Jutaí-Solimões Ecological Station

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Jutaí-Solimões Ecological Station
Estação Ecológica de Jutaí-Solimões
Map showing the location of Jutaí-Solimões Ecological Station
Map showing the location of Jutaí-Solimões Ecological Station
Location in Brazil
Coordinates 3°19′59″S 67°54′58″W / 3.333°S 67.916°W / -3.333; -67.916Coordinates: 3°19′59″S 67°54′58″W / 3.333°S 67.916°W / -3.333; -67.916
Area 289,511 hectares (715,400 acres)
Designation Ecological station
Created 21 June 1983

Jutaí-Solimões Ecological Station (Portuguese: Estação Ecológica de Jutaí-Solimões) is an ecological station in the state of Amazonas, Brazil.

Location[edit]

The Ecological Station covers 289,511 hectares (715,400 acres) in the Amazonia biome.[1] The station lies between the Jutaí and Solimões rivers.[2] It covers parts of the municipalities of Amaturá, Jutaí, Santo Antônio do Içá and Tonantins in the state of Amazonas.[3] It is bounded to the east by the Rio Jutaí Extractive Reserve, on the opposite side of the Jutaí River, and to the west by the Javari-Buriti Area of Relevant Ecological Interest. The Betânia Indigenous Territory overlaps the western part of the ESEC and the São Domingos do Jacapari e Estação Indigenous Territory overlaps the northern part.[4]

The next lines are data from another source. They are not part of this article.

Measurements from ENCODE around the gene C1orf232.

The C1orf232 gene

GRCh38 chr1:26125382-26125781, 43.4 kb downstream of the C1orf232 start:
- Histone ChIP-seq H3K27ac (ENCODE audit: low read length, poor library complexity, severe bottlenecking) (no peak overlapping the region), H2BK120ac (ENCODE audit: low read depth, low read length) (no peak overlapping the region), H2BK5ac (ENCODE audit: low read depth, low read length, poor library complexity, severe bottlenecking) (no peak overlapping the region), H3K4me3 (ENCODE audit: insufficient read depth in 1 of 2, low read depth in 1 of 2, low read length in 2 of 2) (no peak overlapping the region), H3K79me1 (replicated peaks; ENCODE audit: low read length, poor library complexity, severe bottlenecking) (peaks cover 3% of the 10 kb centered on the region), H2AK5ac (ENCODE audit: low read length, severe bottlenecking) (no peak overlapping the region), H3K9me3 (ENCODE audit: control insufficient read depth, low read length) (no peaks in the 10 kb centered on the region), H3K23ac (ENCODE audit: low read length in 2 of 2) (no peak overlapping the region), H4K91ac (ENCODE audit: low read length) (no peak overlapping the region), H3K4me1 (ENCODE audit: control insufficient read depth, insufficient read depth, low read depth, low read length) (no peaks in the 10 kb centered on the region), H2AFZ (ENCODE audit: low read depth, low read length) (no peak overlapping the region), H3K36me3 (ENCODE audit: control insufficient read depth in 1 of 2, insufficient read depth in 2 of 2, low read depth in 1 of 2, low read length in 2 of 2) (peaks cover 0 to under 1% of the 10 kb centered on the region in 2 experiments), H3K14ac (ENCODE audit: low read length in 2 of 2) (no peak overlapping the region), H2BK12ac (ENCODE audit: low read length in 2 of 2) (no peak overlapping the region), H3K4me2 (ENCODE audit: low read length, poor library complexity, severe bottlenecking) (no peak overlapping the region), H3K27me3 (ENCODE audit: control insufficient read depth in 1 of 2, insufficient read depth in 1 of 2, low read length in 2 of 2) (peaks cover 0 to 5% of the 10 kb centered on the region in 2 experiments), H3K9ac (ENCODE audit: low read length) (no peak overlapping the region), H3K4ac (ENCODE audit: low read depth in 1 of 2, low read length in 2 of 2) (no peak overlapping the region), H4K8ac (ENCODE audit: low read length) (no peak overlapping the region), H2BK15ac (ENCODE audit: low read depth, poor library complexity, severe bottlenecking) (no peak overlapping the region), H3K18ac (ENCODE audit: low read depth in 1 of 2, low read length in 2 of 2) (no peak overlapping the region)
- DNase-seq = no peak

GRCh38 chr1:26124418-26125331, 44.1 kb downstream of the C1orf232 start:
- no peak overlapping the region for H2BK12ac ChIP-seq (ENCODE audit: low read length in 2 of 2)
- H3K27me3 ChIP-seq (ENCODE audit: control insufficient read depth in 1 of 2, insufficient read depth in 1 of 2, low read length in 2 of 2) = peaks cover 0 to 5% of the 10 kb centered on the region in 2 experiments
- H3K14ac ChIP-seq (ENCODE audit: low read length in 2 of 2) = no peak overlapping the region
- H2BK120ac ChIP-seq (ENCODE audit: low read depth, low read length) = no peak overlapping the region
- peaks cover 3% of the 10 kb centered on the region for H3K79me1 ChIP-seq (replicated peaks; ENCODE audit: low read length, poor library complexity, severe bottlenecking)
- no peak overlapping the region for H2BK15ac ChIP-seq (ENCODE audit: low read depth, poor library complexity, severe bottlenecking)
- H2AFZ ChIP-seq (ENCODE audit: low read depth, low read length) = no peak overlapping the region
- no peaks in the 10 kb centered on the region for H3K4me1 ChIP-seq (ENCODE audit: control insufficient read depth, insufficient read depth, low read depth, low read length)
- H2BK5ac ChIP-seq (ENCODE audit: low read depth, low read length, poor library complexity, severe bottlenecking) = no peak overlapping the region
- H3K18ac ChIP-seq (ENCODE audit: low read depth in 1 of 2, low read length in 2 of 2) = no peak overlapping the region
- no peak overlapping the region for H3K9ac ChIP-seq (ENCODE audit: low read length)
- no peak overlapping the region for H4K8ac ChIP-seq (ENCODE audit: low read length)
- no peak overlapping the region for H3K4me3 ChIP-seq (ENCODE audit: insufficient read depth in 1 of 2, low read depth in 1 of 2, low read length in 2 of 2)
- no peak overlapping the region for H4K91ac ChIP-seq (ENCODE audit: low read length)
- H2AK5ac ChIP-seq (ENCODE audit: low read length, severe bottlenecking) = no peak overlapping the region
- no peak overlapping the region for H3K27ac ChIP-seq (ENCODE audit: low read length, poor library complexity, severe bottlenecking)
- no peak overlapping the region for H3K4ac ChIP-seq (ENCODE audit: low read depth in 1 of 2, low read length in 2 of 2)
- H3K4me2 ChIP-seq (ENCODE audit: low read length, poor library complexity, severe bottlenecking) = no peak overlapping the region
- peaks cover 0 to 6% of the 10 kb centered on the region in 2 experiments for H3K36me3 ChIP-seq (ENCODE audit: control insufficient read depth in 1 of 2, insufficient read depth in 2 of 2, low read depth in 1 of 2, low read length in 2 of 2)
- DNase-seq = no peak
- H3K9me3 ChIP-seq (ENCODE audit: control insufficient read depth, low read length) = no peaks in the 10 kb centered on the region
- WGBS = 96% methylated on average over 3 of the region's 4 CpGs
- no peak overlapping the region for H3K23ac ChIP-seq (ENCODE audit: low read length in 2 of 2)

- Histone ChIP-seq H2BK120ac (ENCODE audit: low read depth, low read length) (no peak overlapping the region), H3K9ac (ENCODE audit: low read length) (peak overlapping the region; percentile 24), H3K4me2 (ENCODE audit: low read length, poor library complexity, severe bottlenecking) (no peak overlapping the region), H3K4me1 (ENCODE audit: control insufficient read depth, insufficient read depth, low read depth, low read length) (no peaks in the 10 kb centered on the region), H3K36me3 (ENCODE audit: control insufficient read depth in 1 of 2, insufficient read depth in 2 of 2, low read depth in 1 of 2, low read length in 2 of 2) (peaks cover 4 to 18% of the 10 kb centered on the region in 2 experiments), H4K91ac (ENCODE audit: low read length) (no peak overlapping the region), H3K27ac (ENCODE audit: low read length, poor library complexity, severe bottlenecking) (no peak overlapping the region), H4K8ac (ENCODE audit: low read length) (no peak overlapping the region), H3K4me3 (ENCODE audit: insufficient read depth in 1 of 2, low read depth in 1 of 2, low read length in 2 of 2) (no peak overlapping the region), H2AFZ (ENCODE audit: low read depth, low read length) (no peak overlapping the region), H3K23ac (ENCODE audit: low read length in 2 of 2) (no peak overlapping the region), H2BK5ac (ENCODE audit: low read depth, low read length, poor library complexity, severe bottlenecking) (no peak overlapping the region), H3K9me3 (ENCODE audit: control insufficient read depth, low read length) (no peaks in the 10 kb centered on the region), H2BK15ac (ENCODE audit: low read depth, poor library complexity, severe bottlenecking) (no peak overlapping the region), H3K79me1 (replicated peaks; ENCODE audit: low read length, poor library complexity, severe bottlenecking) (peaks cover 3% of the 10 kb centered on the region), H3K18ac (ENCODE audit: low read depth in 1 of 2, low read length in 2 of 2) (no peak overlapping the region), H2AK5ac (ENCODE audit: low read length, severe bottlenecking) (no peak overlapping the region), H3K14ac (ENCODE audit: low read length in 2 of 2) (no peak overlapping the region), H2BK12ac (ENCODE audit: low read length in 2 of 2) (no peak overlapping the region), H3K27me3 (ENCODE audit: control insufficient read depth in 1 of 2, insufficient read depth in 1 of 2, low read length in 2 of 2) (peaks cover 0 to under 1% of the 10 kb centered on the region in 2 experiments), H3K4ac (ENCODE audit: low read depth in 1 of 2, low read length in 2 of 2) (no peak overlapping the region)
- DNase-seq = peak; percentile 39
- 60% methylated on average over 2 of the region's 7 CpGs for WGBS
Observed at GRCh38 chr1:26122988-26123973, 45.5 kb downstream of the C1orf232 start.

History[edit]

The Jutaí-Solimões Ecological Reserve by federal decree 88.541 of 21 July 1983. Ordnance 375 of 11 October 2001 recategorized the ecological reserve as an ecological station with the present name.[5] The Ecological Station is a "strict nature reserve" under IUCN protected area category Ia. The purpose is to conserve nature and conduct scientific research.[3] It is administered by the Chico Mendes Institute for Biodiversity Conservation.[1] It became part of the Central Amazon Ecological Corridor, created in 2002.[6] The consultative council was created on 2 September 2011.[5]

Environment[edit]

The whole area is flat and subject to constant flooding. Altitudes vary from 20 to 100 metres (66 to 328 ft). Average annual rainfall is 1,200 millimetres (47 in). Temperatures vary from 20 to 37 °C (68 to 99 °F) with an average of 25 °C (77 °F). Vegetation types are typical of the igapó, floodplain and land environments in Amazonia.[3] The bald uakari (cacajao calvus rubicundus) is protected in the station.[1] The station contains what may be the world's largest palm grove, with over 30,000 hectares (74,000 acres) of Mauritia flexuosa (buriti palm) trees growing in swamp conditions. The ecosystem is threatened by overfishing and illegal deforestation.[2]

References[edit]

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